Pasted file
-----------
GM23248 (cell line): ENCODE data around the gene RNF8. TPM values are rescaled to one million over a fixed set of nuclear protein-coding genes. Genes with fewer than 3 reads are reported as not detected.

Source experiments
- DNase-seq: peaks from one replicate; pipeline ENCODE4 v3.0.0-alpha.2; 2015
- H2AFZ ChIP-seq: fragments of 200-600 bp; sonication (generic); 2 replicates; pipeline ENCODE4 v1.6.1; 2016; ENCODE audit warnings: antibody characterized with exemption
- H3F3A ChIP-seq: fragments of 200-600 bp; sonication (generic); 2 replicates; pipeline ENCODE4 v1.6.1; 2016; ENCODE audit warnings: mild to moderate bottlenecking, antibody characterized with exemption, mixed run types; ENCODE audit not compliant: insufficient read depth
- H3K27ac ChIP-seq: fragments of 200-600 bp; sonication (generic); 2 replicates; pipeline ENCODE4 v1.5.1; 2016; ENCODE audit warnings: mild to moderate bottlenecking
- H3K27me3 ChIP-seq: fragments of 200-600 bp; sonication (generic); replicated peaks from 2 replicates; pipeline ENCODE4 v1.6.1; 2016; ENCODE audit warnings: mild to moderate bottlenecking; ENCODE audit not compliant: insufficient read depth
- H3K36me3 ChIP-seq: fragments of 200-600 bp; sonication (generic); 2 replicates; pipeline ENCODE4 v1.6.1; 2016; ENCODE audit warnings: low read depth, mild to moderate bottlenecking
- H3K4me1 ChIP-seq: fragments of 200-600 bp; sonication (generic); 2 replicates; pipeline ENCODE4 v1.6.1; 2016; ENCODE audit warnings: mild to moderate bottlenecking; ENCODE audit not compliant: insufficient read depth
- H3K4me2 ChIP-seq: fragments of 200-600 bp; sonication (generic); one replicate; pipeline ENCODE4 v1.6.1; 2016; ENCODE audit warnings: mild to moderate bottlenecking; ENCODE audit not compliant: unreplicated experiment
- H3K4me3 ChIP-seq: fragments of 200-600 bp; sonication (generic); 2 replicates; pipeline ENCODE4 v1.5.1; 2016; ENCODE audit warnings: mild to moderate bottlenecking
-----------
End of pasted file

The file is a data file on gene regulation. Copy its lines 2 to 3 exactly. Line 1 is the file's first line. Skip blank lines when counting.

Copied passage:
Source experiments
- DNase-seq: peaks from one replicate; pipeline ENCODE4 v3.0.0-alpha.2; 2015